WASHINGTON ― The U.S. and Netherlands are splitting the cost of refurbishing 90 more Czech T-72B tanks for Ukraine in Kyiv’s fight to repel Russia, the Pentagon announced Friday.
The agreement is part of a $400 million U.S. aid package to Ukraine that includes funding to refurbish and donate an undisclosed number of the U.S. military’s outdated Hawk air defense systems. It includes a mix of U.S. stockpiled equipment and new contracting under Ukraine Security Assistance Initiative.
The package includes more than 1,100 more Aevex Aerospace-made Phoenix Ghost kamikaze drones, almost twice the 580 pledged earlier this year. Also included is funding to refurbish 250 M1117 armored vehicles, which the U.S. would provide Ukraine for the first time, 40 riverine boats and unnamed tactical secure communications and surveillance systems, as well as unspecified training, maintenance and sustainment funding.
The U.S. is sending the Hawk mid-range surface-to-air guided missiles after Ukraine pleaded for air defenses. Russia has for weeks been bombarding the country’s infrastructure, including power stations, with missiles and Iranian drones as Ukraine pressed a counteroffensive.
The three-way deal for the Soviet-era T-72 tanks would upgrade their optics and armor. Some of Ukraine’s neighbors, including the Czech Republic and Poland, have previously sent aged Russian-made tanks.
Deputy Defense Press Secretary Sabrina Singh told reporters the U.S. purposely opted against sending U.S. tanks.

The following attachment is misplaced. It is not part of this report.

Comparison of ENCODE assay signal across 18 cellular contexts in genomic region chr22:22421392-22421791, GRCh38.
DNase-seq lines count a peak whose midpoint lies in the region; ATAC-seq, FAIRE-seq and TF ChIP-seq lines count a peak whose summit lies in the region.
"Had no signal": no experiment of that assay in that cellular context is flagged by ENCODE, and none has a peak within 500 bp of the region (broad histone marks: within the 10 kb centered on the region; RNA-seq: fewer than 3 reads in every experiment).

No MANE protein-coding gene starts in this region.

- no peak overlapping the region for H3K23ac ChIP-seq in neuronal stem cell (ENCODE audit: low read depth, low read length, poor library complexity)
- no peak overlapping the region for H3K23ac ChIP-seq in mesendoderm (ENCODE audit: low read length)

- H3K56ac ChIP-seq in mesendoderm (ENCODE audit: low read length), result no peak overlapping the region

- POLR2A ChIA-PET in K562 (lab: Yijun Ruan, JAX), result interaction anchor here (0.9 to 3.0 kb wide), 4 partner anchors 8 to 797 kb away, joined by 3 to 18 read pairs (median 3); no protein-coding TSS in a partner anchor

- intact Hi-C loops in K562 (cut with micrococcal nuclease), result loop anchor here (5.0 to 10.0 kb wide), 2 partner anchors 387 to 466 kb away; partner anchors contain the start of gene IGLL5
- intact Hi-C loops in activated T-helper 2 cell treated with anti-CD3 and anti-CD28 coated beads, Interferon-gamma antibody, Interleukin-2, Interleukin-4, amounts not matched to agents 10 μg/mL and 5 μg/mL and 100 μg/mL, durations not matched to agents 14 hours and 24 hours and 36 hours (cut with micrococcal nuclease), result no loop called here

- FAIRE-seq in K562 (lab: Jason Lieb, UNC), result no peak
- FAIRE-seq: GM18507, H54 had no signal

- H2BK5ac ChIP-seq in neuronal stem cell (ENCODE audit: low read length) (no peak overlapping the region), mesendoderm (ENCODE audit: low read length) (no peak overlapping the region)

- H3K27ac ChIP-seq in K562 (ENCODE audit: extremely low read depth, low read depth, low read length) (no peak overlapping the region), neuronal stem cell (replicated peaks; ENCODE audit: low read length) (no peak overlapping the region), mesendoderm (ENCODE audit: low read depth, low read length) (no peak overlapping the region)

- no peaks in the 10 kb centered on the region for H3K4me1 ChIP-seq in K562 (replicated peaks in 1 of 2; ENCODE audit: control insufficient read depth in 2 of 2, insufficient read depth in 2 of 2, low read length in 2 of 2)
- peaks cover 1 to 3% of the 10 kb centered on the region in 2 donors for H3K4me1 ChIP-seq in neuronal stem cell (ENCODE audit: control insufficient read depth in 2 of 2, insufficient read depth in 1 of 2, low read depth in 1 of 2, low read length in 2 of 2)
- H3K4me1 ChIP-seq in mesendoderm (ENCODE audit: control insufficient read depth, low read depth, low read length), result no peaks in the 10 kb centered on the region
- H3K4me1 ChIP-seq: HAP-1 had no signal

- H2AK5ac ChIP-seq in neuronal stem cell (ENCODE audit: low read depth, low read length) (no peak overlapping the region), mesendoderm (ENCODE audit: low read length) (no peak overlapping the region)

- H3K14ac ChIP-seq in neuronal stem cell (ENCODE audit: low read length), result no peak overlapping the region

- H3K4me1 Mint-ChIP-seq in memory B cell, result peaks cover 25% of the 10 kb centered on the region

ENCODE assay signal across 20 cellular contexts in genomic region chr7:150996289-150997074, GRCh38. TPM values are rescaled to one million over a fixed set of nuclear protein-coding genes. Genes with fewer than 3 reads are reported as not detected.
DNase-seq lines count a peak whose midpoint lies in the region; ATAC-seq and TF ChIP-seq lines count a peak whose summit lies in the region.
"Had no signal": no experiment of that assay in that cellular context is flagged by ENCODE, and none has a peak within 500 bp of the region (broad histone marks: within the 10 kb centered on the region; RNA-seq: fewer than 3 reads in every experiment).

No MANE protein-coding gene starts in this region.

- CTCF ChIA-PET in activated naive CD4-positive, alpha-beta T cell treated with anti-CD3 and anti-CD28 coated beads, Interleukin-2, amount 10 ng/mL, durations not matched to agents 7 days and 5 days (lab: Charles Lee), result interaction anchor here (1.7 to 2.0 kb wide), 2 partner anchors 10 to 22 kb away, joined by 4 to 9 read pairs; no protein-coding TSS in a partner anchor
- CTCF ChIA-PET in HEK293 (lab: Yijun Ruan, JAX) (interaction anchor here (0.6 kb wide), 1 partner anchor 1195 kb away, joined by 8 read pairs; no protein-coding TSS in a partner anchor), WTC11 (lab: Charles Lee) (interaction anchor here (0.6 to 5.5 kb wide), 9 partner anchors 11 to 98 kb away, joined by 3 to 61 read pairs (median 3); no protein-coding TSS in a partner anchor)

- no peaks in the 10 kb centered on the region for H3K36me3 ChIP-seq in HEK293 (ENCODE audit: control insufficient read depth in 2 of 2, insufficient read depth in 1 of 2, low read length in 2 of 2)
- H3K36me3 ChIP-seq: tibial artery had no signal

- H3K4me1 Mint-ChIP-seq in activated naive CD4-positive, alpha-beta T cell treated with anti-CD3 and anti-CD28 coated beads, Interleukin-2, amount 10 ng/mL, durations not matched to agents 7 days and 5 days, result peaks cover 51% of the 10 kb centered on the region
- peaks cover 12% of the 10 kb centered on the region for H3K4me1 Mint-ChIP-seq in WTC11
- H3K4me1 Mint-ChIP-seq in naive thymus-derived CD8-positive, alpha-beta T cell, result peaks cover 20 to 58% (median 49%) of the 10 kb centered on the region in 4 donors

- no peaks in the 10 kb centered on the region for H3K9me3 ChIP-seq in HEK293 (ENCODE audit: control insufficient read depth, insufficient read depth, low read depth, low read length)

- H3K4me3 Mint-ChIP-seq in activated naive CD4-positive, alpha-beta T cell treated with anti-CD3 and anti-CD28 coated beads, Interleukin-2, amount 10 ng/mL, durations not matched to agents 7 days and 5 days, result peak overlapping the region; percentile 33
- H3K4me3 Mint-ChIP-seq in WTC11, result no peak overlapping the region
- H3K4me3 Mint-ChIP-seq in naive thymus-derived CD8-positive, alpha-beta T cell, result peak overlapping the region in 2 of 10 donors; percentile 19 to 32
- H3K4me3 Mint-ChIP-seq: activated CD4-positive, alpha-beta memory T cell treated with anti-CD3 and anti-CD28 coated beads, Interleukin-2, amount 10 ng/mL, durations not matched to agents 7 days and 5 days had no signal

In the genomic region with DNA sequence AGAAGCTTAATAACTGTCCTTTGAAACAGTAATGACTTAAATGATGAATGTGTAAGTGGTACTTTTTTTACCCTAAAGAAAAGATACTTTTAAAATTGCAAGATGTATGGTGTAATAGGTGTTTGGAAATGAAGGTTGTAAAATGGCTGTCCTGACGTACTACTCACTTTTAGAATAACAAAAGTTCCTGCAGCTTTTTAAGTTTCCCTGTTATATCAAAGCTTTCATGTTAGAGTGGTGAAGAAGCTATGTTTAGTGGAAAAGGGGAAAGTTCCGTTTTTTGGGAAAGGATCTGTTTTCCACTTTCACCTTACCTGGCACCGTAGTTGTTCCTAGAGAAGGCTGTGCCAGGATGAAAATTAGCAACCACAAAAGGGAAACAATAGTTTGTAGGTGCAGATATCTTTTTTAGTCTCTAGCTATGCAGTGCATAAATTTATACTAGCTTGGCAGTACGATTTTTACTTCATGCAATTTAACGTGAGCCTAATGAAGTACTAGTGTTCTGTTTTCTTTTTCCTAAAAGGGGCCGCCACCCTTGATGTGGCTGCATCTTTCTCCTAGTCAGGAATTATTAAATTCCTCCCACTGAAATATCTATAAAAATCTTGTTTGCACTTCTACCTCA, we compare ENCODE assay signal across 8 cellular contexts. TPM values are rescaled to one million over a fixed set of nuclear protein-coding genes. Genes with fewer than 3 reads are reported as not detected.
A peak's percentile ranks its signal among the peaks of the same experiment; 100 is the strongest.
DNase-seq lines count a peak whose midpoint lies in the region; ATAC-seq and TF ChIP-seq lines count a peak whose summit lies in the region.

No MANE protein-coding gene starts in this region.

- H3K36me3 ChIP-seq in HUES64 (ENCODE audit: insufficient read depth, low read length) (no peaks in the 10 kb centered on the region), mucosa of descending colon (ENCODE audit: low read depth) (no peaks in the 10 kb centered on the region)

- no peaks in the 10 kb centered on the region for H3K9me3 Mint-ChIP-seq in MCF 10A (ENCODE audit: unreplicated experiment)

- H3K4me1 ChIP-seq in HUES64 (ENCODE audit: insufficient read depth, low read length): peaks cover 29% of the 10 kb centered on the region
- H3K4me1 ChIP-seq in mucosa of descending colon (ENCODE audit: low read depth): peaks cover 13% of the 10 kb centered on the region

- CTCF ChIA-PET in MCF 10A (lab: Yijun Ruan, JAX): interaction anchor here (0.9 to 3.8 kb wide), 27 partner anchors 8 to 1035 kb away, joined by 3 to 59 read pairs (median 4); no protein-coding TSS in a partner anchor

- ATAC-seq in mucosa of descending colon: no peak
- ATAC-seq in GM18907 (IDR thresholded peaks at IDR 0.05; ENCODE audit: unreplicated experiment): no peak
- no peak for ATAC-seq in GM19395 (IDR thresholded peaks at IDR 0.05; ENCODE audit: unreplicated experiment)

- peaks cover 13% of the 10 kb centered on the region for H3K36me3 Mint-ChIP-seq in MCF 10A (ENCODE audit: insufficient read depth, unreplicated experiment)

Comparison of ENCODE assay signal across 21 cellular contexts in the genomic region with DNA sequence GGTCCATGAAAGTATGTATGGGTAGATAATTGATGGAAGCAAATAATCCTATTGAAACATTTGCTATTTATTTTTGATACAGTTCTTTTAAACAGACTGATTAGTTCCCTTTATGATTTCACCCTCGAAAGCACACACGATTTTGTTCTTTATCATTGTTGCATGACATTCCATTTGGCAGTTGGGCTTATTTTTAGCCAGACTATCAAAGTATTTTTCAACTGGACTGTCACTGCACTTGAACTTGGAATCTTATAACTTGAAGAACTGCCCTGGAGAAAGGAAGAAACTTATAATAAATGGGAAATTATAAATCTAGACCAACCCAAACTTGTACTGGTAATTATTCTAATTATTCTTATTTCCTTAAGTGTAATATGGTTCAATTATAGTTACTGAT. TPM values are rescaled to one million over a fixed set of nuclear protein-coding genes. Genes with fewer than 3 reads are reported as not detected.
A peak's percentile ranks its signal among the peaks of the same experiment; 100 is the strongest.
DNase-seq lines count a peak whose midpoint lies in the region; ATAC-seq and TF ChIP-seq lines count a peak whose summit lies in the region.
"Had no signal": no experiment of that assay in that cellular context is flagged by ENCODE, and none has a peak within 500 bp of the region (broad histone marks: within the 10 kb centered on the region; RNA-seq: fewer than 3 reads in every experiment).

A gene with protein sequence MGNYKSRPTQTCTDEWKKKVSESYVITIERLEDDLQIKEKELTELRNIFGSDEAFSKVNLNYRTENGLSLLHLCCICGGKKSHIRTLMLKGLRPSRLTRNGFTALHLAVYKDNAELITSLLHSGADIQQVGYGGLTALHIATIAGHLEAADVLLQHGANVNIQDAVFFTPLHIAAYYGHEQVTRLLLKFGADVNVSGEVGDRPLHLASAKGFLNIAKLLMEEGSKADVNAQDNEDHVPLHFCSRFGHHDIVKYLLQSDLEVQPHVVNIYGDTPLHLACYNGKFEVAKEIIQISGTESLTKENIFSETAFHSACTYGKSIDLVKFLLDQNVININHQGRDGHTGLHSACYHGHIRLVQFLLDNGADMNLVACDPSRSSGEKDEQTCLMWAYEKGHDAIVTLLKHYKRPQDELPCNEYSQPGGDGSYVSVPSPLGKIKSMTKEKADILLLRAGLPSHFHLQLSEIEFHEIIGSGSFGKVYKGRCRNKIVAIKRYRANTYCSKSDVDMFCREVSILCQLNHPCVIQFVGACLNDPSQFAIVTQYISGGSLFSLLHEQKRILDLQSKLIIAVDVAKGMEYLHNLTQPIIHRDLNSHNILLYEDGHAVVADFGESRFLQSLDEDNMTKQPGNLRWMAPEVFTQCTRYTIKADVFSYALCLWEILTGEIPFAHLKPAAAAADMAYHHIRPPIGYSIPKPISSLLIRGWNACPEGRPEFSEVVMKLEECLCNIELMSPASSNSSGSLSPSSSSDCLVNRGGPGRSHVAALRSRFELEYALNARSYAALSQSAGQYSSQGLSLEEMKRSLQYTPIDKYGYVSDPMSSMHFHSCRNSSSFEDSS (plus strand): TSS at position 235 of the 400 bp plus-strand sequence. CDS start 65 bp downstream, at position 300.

“Introducing a new main battle tank is extremely costly, it’s time sensitive and it would be a huge undertaking for Ukrainian forces,” Singh said. “We do continue to consult with our allies and partners to assess ... what we can provide in terms of Western platforms, but these tanks, we believe, will make a difference on the battlefield.”
The first batch of tanks is expected to be delivered to Ukraine as early as next month, according to the Dutch Defense Ministry.
Kyiv has reportedly been seeking main battle tanks and armored personnel carriers, which would provide its forces ground maneuver and mobile protected firepower capabilities necessary to exploit opportunities created by artillery fire, according to the Foundation for the Defense of Democracies.
“These transfers would allow the Ukrainian military to use the systems in battle immediately and could even provide additional benefits to U.S. national security objectives by weaning other countries off Russian weaponry,” FDD’s Bradley Bowman and Ryan Brobst wrote in a report.
The Pentagon also announced the creation of a Security Assistance Group - Ukraine, headquartered in Wiesbaden, Germany under U.S. European Command. The SAG-U will be responsible for managing short- and long-term support for Ukraine. Singh said the arrangement would streamline an existing mission.
The U.S. has pledged more than $18.9 billion in security aid to Ukraine since the beginning of the Biden administration.
Joe Gould is the senior Pentagon reporter for Defense News, covering the intersection of national security policy, politics and the defense industry. He served previously as Congress reporter.